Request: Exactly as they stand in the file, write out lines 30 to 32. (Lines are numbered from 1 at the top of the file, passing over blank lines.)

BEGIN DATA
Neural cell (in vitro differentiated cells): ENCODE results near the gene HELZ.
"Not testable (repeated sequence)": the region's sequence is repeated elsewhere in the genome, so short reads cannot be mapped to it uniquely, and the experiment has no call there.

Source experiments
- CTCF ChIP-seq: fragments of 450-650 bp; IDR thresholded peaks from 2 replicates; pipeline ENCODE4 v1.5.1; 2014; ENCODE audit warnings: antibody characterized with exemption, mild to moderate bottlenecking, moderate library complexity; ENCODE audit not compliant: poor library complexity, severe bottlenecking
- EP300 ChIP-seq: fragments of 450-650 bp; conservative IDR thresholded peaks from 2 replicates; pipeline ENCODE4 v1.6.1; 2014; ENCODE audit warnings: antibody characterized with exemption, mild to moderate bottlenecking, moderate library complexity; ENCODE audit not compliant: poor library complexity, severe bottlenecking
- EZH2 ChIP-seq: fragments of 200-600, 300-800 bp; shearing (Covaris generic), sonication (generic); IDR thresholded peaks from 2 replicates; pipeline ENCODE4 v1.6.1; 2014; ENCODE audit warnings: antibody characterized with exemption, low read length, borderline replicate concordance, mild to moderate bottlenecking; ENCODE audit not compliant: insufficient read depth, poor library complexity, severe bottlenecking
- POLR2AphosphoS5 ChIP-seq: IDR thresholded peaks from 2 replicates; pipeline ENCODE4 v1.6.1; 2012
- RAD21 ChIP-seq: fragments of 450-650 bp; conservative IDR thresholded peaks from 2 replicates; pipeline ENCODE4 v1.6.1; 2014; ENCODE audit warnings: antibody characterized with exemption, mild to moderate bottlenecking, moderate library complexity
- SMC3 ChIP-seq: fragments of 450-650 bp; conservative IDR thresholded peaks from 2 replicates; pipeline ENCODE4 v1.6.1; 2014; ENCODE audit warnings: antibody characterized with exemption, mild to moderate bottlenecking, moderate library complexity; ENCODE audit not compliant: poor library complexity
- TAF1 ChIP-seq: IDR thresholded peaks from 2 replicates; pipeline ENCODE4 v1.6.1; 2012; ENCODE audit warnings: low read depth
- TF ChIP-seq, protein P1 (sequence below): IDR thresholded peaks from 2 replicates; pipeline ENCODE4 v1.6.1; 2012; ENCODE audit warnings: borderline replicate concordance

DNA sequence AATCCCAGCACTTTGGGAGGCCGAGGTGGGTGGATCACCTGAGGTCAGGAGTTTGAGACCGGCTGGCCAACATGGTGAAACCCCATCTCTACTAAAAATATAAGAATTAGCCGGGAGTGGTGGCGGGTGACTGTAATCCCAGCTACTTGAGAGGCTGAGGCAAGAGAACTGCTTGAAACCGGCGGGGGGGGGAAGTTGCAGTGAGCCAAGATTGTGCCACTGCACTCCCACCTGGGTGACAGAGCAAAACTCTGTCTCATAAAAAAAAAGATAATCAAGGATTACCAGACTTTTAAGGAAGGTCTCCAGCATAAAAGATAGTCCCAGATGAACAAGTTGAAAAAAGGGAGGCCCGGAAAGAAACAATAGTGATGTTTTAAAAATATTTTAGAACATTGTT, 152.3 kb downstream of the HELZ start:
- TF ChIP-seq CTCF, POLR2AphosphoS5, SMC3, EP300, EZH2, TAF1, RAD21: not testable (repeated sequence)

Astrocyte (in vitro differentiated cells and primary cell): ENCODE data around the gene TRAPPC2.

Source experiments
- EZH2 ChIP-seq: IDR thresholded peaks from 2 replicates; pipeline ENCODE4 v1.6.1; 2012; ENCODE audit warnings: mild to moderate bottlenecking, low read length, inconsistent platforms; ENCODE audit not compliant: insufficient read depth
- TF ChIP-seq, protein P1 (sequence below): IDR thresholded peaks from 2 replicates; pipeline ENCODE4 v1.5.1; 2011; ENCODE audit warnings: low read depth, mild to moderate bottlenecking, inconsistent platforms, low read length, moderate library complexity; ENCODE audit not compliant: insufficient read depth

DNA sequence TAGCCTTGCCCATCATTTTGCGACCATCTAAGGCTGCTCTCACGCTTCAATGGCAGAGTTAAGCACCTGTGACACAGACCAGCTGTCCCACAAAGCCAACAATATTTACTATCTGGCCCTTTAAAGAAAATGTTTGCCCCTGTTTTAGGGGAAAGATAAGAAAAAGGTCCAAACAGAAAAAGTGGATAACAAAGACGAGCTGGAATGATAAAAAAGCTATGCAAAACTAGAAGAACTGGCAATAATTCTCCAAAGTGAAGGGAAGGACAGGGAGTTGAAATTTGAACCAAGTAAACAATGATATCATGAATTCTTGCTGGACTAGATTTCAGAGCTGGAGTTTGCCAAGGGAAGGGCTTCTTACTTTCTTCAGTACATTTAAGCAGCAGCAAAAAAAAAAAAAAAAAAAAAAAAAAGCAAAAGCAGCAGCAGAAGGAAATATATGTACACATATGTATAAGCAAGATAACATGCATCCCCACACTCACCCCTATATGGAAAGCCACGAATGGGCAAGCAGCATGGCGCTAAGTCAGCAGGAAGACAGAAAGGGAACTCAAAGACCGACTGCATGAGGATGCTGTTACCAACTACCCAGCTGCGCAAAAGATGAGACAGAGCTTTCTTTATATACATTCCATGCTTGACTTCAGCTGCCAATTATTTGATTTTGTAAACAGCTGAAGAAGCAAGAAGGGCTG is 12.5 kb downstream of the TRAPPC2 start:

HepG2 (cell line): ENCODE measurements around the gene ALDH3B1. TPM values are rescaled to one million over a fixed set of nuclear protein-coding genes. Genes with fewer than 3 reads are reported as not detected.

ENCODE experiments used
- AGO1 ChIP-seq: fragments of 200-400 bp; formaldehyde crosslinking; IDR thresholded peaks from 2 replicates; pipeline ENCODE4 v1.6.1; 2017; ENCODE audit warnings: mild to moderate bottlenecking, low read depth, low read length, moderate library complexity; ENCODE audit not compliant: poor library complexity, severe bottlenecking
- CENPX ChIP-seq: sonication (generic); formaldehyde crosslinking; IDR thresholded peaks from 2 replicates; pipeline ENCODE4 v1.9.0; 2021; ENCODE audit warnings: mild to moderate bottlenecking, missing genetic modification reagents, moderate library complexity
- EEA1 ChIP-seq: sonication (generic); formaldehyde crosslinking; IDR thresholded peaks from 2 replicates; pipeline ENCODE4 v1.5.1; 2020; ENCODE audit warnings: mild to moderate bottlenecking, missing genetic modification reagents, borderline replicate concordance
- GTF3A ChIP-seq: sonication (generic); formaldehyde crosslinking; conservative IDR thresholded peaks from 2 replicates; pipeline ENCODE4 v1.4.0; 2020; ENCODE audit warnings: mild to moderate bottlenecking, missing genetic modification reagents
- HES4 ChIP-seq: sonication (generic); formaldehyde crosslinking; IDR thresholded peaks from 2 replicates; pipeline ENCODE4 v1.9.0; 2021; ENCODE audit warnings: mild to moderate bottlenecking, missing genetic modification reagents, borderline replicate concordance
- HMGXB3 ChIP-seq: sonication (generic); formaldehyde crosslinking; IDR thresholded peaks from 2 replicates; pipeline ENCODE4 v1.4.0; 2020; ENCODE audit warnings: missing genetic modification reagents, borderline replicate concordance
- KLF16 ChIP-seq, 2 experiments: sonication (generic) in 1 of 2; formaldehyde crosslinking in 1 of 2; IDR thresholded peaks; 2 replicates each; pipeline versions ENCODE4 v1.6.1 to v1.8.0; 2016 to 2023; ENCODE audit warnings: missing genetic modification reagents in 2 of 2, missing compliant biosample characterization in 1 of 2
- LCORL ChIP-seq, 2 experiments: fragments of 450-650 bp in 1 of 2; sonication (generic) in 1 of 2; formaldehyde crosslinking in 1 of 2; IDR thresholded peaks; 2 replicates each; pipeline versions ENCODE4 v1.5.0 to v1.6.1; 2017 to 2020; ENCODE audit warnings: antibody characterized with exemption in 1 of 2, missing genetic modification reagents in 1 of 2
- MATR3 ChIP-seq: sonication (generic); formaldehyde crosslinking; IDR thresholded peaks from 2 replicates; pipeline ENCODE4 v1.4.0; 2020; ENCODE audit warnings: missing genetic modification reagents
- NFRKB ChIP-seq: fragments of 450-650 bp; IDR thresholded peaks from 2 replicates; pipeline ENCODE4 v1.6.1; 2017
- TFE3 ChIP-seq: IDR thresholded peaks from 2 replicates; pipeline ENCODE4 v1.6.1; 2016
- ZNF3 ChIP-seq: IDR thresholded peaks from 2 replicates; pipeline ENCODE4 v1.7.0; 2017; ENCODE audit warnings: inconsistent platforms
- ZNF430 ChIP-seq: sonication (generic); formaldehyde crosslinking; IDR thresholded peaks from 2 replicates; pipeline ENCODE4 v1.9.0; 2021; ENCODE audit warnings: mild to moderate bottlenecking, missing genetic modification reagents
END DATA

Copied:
- NFRKB ChIP-seq: fragments of 450-650 bp; IDR thresholded peaks from 2 replicates; pipeline ENCODE4 v1.6.1; 2017
- TFE3 ChIP-seq: IDR thresholded peaks from 2 replicates; pipeline ENCODE4 v1.6.1; 2016
- ZNF3 ChIP-seq: IDR thresholded peaks from 2 replicates; pipeline ENCODE4 v1.7.0; 2017; ENCODE audit warnings: inconsistent platforms